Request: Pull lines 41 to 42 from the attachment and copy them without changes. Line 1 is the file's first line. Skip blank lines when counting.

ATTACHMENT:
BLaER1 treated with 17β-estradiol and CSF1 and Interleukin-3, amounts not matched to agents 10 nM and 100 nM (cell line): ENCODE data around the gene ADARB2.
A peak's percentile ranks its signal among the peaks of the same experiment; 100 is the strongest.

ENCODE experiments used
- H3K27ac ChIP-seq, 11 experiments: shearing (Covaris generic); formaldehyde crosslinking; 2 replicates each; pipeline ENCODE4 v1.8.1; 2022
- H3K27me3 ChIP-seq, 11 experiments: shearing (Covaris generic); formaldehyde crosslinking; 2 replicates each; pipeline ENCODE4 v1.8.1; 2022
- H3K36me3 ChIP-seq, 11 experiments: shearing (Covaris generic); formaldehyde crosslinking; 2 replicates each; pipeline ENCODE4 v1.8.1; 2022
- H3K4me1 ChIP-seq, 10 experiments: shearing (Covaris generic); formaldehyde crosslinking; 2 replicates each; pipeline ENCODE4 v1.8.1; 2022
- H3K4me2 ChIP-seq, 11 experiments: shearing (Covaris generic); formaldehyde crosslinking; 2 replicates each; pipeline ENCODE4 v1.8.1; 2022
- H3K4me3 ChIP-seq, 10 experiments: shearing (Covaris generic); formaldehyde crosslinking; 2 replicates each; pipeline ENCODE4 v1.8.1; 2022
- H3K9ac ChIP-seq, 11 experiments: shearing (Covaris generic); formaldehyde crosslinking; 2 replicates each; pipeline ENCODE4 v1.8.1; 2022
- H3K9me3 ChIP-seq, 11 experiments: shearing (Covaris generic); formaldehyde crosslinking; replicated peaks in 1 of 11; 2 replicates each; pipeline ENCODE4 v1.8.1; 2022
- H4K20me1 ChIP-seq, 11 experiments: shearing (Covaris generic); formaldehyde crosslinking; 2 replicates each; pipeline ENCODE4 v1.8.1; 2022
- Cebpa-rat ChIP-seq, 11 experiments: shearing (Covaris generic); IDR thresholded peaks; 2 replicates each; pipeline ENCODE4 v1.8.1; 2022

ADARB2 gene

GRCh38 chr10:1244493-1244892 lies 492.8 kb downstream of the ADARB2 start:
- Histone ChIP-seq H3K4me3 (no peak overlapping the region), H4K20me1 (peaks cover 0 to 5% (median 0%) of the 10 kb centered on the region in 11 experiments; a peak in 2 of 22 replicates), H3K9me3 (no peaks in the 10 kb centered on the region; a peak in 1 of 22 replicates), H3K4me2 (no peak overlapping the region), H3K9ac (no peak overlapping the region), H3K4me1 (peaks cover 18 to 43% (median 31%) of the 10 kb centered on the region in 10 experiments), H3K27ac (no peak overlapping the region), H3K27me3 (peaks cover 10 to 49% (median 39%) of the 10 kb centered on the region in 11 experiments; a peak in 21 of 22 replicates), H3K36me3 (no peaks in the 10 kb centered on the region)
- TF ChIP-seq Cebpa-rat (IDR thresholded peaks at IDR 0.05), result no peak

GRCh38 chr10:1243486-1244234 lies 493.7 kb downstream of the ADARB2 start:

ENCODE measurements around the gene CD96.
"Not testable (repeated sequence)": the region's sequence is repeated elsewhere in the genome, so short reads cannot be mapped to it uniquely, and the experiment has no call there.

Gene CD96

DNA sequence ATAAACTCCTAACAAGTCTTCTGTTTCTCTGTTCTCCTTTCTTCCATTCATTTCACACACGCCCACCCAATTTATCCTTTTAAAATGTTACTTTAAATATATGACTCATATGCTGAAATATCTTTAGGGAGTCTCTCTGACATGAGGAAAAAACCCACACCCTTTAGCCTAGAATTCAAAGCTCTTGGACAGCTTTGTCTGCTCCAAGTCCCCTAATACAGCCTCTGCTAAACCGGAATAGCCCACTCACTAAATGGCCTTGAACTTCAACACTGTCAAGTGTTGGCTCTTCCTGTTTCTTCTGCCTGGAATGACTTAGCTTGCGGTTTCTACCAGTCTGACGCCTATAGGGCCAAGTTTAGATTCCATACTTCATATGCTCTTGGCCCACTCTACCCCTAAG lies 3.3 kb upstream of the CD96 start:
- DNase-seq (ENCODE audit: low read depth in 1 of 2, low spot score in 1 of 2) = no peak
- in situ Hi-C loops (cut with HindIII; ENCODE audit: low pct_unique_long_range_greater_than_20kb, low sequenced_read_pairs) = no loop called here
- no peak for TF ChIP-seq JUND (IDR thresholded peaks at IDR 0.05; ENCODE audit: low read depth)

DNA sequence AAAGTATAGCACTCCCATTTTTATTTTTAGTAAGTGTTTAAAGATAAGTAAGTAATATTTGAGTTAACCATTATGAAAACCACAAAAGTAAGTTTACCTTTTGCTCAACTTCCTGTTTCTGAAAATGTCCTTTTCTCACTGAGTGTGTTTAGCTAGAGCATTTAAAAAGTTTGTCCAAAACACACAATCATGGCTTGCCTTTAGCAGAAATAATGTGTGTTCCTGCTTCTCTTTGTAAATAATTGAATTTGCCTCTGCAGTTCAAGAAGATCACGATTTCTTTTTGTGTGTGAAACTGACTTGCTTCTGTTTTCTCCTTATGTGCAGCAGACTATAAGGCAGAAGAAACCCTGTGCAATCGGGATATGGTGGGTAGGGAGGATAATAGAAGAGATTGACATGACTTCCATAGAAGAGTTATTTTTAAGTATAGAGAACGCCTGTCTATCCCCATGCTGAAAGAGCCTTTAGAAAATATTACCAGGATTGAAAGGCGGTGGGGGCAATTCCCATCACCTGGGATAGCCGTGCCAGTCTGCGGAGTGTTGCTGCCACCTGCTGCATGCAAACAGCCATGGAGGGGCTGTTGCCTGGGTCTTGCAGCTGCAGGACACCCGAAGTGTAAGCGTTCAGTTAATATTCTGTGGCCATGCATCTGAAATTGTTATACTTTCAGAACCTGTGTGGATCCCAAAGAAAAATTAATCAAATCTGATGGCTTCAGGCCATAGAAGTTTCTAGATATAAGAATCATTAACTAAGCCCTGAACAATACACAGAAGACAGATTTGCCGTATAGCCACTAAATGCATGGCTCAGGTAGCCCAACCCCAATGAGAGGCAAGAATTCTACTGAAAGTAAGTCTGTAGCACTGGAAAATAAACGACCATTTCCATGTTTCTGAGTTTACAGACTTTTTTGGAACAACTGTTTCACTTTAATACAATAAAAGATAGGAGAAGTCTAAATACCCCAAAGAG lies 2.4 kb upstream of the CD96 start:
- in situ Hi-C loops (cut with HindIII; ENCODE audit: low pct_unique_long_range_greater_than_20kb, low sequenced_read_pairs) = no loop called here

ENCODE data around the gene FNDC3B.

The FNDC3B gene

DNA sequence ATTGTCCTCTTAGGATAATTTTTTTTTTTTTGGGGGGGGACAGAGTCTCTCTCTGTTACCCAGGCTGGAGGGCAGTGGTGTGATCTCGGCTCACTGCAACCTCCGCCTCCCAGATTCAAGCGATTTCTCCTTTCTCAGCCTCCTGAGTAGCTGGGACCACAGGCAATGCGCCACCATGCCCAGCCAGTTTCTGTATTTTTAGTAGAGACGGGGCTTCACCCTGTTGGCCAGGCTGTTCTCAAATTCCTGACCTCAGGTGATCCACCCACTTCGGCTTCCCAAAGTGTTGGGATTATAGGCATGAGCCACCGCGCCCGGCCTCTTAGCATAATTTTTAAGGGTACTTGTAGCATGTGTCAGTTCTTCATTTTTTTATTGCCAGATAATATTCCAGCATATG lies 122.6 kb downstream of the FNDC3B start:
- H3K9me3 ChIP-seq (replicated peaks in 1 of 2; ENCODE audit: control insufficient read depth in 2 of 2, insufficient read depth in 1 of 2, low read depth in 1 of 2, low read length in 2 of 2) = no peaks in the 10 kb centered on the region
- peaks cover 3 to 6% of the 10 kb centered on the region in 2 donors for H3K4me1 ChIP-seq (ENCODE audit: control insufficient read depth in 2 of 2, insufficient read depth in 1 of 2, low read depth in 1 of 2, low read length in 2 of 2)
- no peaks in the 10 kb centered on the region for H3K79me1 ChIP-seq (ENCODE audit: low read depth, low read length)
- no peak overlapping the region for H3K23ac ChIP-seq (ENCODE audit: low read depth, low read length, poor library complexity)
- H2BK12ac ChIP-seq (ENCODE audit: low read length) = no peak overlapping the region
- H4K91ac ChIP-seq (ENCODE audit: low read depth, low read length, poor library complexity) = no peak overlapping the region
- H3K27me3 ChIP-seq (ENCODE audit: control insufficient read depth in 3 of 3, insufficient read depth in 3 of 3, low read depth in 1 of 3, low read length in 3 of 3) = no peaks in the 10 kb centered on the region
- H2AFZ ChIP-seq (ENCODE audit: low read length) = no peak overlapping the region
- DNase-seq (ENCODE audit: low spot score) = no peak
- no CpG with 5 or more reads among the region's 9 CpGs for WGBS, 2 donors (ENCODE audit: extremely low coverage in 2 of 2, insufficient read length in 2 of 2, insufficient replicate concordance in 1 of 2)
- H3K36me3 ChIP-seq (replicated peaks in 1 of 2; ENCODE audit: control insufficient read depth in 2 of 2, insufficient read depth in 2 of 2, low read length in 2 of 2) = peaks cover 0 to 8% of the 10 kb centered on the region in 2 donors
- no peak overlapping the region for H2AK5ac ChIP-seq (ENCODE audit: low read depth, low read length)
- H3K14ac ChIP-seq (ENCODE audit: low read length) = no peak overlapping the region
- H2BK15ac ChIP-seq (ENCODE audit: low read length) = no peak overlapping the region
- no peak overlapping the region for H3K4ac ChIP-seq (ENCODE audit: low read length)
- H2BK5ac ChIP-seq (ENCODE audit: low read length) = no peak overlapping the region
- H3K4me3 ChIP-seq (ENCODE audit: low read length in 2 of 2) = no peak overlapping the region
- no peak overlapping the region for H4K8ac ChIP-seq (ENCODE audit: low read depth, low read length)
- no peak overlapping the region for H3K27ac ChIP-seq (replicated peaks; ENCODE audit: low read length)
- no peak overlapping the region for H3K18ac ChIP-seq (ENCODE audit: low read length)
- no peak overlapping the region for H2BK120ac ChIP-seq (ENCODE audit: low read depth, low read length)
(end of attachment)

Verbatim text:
- H3K36me3 ChIP-seq (replicated peaks in 1 of 2; ENCODE audit: control insufficient read depth in 2 of 2, insufficient read depth in 2 of 2, low read length in 2 of 2) = peaks cover 0 to 8% of the 10 kb centered on the region in 2 donors
- no peak overlapping the region for H2AK5ac ChIP-seq (ENCODE audit: low read depth, low read length)